Peterbald cats are a very unique breed however, many people get them mixed up with the Sphynx.
While they look similar at first, the Peterbald is a completely separate and unique breed originating from Russia.
Many people will get confused between a Peterbald and an Oriental Shorthair. Take a quick look at the two and it’s easy to see why. So what are the main differences between the two? More on that below.
The Peterbald is definitely its own breed. The current Peterbald is outcrossed to Orientals and Siamese, which enables it to maintain good health and longevity within the breed.
They do share similar personalities and you can expect the Peterbald to be as outgoing as the Siamese and equally as vocal. They actually share similar traits to our canine friends, making it very easy for them to fit into any family.
Did You Know? Although the Peterbald breed has little to no hair, you’ll still need to give them a brush from time to time. Check out this list of the best cat brushes for your cat.
While they might look similar at first, a closer look will have you realize they are quite different. It’s easy to see a hairless cat and think they are all the same breed.
If I can get a bit scientific here, the gene that makes the Peterbald hairless is the more dominant gene. With the Sphynx, the gene that makes them bald is a recessive gene. The bottom line is they are a different breed.
Their coats are also different from one another. A Peterbald can have a variety of lengths to it, from sticky and bald all the way through to a brush feeling coat. The Sphynx will feel like a chamois or fuzzy peach if you will.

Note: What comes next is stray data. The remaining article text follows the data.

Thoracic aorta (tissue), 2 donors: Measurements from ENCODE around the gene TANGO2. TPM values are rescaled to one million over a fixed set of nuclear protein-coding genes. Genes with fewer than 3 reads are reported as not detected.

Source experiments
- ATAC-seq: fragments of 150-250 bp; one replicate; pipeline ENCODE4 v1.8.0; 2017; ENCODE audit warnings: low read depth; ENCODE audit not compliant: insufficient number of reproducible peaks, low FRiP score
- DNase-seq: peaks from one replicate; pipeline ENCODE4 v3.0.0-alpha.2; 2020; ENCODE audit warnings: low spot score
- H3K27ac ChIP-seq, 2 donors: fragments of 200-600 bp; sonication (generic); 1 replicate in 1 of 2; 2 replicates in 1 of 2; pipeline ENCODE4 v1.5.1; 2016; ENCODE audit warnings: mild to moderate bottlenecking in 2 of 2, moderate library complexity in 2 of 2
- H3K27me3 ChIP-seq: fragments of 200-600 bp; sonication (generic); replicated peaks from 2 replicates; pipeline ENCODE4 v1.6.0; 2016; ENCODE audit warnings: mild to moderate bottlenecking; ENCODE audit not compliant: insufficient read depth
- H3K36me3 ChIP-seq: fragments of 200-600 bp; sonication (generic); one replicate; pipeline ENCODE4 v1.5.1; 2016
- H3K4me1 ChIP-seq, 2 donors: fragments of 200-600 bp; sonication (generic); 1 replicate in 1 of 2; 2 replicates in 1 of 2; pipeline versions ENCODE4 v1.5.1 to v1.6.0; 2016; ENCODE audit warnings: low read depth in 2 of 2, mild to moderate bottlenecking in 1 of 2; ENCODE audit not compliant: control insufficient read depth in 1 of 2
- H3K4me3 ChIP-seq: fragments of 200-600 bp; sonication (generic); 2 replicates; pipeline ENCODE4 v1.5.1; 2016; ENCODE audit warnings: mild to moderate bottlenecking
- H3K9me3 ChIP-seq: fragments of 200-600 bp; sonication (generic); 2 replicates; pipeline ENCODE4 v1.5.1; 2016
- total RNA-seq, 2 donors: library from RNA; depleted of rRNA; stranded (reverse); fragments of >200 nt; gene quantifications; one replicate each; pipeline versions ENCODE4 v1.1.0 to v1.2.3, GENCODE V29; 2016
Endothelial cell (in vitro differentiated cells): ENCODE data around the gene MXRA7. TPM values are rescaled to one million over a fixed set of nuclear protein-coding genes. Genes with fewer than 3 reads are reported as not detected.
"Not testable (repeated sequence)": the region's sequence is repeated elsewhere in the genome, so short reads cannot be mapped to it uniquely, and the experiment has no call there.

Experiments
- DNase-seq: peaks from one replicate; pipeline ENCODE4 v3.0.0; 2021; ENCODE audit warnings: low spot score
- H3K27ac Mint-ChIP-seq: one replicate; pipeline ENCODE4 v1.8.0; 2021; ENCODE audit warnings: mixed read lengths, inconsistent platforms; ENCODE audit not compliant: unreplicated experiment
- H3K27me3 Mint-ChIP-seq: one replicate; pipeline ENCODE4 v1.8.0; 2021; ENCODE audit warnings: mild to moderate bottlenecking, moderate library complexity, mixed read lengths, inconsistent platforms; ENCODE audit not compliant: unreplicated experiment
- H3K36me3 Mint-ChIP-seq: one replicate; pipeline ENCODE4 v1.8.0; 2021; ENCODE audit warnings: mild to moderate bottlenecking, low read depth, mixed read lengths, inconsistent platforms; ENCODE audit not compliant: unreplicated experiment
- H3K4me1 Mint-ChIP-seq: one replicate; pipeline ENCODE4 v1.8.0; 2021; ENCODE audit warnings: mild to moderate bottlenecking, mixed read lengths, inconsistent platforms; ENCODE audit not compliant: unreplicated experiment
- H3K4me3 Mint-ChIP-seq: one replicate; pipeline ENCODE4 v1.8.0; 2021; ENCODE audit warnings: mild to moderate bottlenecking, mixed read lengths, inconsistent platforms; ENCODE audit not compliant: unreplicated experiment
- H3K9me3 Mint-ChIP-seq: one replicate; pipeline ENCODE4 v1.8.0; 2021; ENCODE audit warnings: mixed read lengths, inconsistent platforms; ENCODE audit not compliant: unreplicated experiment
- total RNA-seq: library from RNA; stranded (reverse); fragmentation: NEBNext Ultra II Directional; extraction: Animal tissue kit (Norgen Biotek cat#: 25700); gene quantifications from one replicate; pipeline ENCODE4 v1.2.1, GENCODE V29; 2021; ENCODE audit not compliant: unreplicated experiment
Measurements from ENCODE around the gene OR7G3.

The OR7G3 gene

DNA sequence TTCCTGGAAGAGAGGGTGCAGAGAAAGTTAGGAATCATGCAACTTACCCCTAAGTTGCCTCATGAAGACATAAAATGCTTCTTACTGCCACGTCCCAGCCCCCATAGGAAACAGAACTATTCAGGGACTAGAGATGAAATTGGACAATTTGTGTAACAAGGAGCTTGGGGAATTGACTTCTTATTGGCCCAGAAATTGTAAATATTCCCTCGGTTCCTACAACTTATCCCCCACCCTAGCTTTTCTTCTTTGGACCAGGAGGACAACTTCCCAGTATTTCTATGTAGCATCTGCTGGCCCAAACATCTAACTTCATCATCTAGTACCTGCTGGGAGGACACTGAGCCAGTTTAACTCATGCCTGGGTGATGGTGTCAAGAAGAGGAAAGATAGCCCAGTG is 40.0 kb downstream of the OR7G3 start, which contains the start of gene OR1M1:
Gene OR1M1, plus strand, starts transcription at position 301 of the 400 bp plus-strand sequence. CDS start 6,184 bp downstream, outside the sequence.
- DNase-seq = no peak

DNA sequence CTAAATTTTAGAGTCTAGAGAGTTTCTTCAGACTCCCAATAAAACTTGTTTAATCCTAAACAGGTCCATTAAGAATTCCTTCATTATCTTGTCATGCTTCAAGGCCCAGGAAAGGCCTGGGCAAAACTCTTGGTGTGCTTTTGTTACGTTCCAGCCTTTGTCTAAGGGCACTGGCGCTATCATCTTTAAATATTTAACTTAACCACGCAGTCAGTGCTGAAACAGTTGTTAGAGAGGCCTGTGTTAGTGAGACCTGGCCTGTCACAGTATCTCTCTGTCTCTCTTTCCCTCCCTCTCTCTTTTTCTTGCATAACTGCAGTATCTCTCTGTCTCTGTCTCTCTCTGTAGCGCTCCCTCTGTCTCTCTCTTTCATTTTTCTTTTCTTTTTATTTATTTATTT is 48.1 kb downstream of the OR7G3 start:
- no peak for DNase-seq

Want to learn why cats groom each other? Check out the article linked.
The Peterbald will have an elongated head, while the Sphynx will have facial features of a shorter, wider face. A sphynx will also have lemon-shaped eyes, while the Peterbald will have almond-shaped eyes.
Their bodies are slightly different also, with Peterbalds having longer bodies and limbs. Even the ear set will be lower on a Peterbald.
Okay so you get the point, there are several differences between these two breeds that make them individual.
The story has it that back in 1993, an Oriental Shorthair named Radma Von Jagerhof was bred with a Don Sphynx named Afinguen Myth.
It was experimental breeding and one of the kittens known as Nocturne Iz Murino later become the foundation of the Peterbald breed. The International Cat Association finally accepted the breed into competition in 2005.
To this day the Peterbalds remain a highly sought after breed by many all over the world.
Given the nature of this breed and it’s exclusivity, a Peterbald kitten can cost around $1000 USD. With a loving nature and strong genetics, these cats are always going to be highly sought after.
The average Peterbald will weigh around 9 pounds and live past 12 years old.
Read More: When Do Cats Stop Growing?
- Bald — Somewhat sticky to touch, they have no hair, whiskers or eyebrows.
- Chamois — They will feel like a chamois, about 90% hairless. Not sticky to touch.
- Velour — With a coat up to 1mm in length or 70% hairless.
- Brush — This is unique to Peterbalds, they will feel like velvet to touch. Their hair can be up to 5mm long.
- Straight — No hair loss gene present, and they will have a short coat with whiskers.
Some people would think that grooming a Peterbald would require no effort at all due to their lack of fur. However, that’s not entirely true when grooming a Peterbald. Because they have no hair they actually require special attention when grooming.
Another factor to consider is that these cats should be kept indoors due to their lack of hair. They find it hard to keep warm in the colder months of the year and you should consider getting them a heat mat if you live in extreme weather.
It’s recommended that you bath a Peterbald once a week to maintain their coat and skin. You can also use cat wipes daily to remove any dandruff or dirt that sticks to them.